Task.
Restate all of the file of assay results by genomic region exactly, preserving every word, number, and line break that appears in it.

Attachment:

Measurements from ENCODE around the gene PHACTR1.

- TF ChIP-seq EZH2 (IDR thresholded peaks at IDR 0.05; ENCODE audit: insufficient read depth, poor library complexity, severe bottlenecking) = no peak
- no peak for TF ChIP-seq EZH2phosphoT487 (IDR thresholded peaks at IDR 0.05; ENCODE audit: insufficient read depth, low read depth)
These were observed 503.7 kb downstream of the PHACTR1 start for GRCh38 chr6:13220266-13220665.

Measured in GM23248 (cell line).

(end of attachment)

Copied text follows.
Measurements from ENCODE around the gene PHACTR1.

- TF ChIP-seq EZH2 (IDR thresholded peaks at IDR 0.05; ENCODE audit: insufficient read depth, poor library complexity, severe bottlenecking) = no peak
- no peak for TF ChIP-seq EZH2phosphoT487 (IDR thresholded peaks at IDR 0.05; ENCODE audit: insufficient read depth, low read depth)
These were observed 503.7 kb downstream of the PHACTR1 start for GRCh38 chr6:13220266-13220665.

Measured in GM23248 (cell line).